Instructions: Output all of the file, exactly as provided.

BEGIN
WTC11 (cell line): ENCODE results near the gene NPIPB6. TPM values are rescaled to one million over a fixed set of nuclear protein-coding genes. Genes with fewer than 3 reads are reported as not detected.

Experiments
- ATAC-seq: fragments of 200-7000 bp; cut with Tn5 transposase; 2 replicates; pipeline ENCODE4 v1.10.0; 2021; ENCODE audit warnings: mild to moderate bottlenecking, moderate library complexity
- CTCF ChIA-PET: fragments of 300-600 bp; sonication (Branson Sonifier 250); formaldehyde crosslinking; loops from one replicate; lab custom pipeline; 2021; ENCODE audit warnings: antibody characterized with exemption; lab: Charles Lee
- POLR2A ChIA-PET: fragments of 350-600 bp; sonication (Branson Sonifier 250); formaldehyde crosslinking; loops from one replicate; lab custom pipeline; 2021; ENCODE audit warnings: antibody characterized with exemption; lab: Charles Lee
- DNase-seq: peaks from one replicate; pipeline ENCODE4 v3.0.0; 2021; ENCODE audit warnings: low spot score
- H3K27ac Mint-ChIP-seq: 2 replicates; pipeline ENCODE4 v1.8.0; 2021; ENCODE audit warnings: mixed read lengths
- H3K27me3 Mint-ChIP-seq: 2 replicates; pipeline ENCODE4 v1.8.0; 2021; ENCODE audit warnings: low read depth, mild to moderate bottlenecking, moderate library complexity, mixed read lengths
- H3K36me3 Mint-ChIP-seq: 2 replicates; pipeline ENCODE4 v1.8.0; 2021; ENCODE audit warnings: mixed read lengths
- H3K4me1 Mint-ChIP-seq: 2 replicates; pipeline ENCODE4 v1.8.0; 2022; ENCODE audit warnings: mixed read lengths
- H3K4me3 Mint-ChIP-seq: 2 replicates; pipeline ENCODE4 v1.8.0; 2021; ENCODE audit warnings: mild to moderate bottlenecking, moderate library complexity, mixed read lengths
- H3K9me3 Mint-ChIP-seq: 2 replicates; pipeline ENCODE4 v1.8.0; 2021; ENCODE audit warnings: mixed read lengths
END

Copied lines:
WTC11 (cell line): ENCODE results near the gene NPIPB6. TPM values are rescaled to one million over a fixed set of nuclear protein-coding genes. Genes with fewer than 3 reads are reported as not detected.

Experiments
- ATAC-seq: fragments of 200-7000 bp; cut with Tn5 transposase; 2 replicates; pipeline ENCODE4 v1.10.0; 2021; ENCODE audit warnings: mild to moderate bottlenecking, moderate library complexity
- CTCF ChIA-PET: fragments of 300-600 bp; sonication (Branson Sonifier 250); formaldehyde crosslinking; loops from one replicate; lab custom pipeline; 2021; ENCODE audit warnings: antibody characterized with exemption; lab: Charles Lee
- POLR2A ChIA-PET: fragments of 350-600 bp; sonication (Branson Sonifier 250); formaldehyde crosslinking; loops from one replicate; lab custom pipeline; 2021; ENCODE audit warnings: antibody characterized with exemption; lab: Charles Lee
- DNase-seq: peaks from one replicate; pipeline ENCODE4 v3.0.0; 2021; ENCODE audit warnings: low spot score
- H3K27ac Mint-ChIP-seq: 2 replicates; pipeline ENCODE4 v1.8.0; 2021; ENCODE audit warnings: mixed read lengths
- H3K27me3 Mint-ChIP-seq: 2 replicates; pipeline ENCODE4 v1.8.0; 2021; ENCODE audit warnings: low read depth, mild to moderate bottlenecking, moderate library complexity, mixed read lengths
- H3K36me3 Mint-ChIP-seq: 2 replicates; pipeline ENCODE4 v1.8.0; 2021; ENCODE audit warnings: mixed read lengths
- H3K4me1 Mint-ChIP-seq: 2 replicates; pipeline ENCODE4 v1.8.0; 2022; ENCODE audit warnings: mixed read lengths
- H3K4me3 Mint-ChIP-seq: 2 replicates; pipeline ENCODE4 v1.8.0; 2021; ENCODE audit warnings: mild to moderate bottlenecking, moderate library complexity, mixed read lengths
- H3K9me3 Mint-ChIP-seq: 2 replicates; pipeline ENCODE4 v1.8.0; 2021; ENCODE audit warnings: mixed read lengths